It turns out that hackers could work out your mobile passcode by using data that you have no control over. Intrigued?
A study found that hackers could guess your phone PIN using sensor data. It uses instruments such as the accelerometer, which specifies when you turn your device horizontally or vertically. This kind of sensor data has the potential to be turned into a security vulnerability.
6 degrees of hackability
The results from the study show that data collected from 6 different sensors on your phone (accelerometer, gyroscope, magnetometer, proximity sensor, barometer, and ambient light sensor) could unlock Androids with nearly 100% accuracy with three attempts.
The team explained that the technique works based on phone movements and light reaching the screen. For instance, when you’re holding your phone and tap in the PIN number, the way the phone moves when you press 2, 6, or 8 is very different.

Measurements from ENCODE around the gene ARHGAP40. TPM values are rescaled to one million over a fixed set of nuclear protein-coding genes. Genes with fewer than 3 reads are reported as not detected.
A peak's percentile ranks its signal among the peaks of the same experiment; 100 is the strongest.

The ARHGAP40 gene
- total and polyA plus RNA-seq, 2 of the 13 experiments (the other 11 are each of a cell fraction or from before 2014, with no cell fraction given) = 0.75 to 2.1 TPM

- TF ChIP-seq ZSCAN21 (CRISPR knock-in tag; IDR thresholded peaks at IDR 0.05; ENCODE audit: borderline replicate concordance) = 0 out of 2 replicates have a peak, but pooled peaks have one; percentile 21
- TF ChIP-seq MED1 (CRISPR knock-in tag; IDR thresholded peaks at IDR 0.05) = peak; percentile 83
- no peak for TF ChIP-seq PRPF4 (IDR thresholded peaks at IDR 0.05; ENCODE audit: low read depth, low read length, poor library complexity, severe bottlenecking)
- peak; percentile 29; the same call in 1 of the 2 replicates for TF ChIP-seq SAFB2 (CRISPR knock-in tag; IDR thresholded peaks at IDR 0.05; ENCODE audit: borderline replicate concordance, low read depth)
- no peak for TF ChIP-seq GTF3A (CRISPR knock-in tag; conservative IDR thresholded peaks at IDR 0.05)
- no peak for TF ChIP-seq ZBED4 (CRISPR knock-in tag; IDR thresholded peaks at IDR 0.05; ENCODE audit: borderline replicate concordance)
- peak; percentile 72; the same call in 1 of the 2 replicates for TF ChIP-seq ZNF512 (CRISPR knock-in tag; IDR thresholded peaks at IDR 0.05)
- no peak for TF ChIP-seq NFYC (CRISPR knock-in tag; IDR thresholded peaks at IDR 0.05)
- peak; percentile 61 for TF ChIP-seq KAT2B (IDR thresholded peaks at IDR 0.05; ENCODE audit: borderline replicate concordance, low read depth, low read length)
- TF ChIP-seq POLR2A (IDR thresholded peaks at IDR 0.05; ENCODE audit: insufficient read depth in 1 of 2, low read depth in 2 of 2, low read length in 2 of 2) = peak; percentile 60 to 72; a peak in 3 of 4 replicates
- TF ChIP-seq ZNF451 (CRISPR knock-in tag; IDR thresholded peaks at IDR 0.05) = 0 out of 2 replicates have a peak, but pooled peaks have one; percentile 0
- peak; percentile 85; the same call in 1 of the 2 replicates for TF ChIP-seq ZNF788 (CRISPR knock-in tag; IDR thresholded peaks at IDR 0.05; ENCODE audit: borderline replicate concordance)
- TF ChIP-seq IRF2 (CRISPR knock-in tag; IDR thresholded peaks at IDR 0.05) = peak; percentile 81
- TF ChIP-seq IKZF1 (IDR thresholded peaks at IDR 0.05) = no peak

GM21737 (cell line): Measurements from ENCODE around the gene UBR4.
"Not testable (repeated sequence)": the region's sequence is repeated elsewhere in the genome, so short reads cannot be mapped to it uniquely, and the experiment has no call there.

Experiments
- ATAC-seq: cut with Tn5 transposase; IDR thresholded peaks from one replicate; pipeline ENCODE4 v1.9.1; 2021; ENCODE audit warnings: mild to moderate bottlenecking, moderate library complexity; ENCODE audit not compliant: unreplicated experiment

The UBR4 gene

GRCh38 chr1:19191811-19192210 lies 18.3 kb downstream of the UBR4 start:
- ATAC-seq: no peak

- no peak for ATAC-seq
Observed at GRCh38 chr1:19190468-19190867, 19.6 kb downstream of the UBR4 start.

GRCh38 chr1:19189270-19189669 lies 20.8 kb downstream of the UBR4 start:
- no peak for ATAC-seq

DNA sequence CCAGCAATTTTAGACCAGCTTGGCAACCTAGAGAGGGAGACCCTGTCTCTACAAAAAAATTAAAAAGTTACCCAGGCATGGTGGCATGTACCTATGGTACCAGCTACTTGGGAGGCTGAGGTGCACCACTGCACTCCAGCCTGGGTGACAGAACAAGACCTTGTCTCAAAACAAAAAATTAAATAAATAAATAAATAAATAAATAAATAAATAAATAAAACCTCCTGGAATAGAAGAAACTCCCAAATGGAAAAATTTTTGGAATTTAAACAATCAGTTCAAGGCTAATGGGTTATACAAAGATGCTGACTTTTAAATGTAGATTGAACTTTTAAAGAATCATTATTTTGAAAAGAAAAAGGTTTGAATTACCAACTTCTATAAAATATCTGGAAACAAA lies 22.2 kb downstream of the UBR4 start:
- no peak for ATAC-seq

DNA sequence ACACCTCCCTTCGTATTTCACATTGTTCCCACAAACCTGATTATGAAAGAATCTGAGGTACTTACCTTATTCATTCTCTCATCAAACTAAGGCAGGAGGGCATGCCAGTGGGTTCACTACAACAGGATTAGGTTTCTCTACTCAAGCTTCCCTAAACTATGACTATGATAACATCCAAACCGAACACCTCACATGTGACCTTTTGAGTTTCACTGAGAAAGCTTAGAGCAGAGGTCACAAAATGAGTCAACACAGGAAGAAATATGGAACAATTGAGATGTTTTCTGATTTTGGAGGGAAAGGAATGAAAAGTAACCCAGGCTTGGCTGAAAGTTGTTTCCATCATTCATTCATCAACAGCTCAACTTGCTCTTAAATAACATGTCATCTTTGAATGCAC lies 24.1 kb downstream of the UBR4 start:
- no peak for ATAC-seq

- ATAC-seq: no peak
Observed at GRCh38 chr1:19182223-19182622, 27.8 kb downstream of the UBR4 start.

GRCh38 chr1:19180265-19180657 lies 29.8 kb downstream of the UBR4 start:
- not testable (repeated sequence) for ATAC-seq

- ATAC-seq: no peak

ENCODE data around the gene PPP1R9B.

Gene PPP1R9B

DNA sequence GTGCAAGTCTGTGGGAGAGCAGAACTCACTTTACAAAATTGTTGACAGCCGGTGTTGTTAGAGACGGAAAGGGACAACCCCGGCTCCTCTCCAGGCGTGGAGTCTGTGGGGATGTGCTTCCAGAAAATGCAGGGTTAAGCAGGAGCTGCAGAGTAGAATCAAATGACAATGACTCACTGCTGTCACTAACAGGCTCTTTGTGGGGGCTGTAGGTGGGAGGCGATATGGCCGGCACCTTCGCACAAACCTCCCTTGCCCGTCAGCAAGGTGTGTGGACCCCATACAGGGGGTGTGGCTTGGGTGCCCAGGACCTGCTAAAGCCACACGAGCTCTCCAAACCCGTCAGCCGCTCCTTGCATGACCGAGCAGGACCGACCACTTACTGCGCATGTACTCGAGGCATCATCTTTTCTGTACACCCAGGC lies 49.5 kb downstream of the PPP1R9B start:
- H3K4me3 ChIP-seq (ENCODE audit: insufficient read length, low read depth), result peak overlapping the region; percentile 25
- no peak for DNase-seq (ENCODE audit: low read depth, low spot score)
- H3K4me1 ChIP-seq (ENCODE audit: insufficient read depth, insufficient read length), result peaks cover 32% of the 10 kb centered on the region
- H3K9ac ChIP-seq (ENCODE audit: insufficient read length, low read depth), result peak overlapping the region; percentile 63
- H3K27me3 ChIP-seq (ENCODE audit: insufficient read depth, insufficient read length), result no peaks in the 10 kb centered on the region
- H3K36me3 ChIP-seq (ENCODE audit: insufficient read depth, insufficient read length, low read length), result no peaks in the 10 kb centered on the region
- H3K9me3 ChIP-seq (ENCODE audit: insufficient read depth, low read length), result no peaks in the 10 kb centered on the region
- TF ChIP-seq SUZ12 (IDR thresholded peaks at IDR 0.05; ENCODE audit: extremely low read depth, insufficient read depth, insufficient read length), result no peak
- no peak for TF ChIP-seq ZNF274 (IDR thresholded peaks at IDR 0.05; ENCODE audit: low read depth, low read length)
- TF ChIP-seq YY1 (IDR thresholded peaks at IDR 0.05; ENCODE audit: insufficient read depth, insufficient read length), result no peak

The algorithm used in the study was trained with data that was collected from three people, who each tapped in a random selection of four digit numbers. Relevant sensor reactions were recorded at the same time.
The test found different weightings of importance to each sensor. Whilst an application might not be able to guess a PIN number straight off, it could use machine learning to collect data from thousands of users over time and launch an attack in the future.
Mobile OS should really restrict access to the six sensors in the future, as they currently don’t require permissions for access to apps.
Could this access to phone information give away too much about a user’s behaviour, as well as leaking passwords? Let us know what you think in the comments.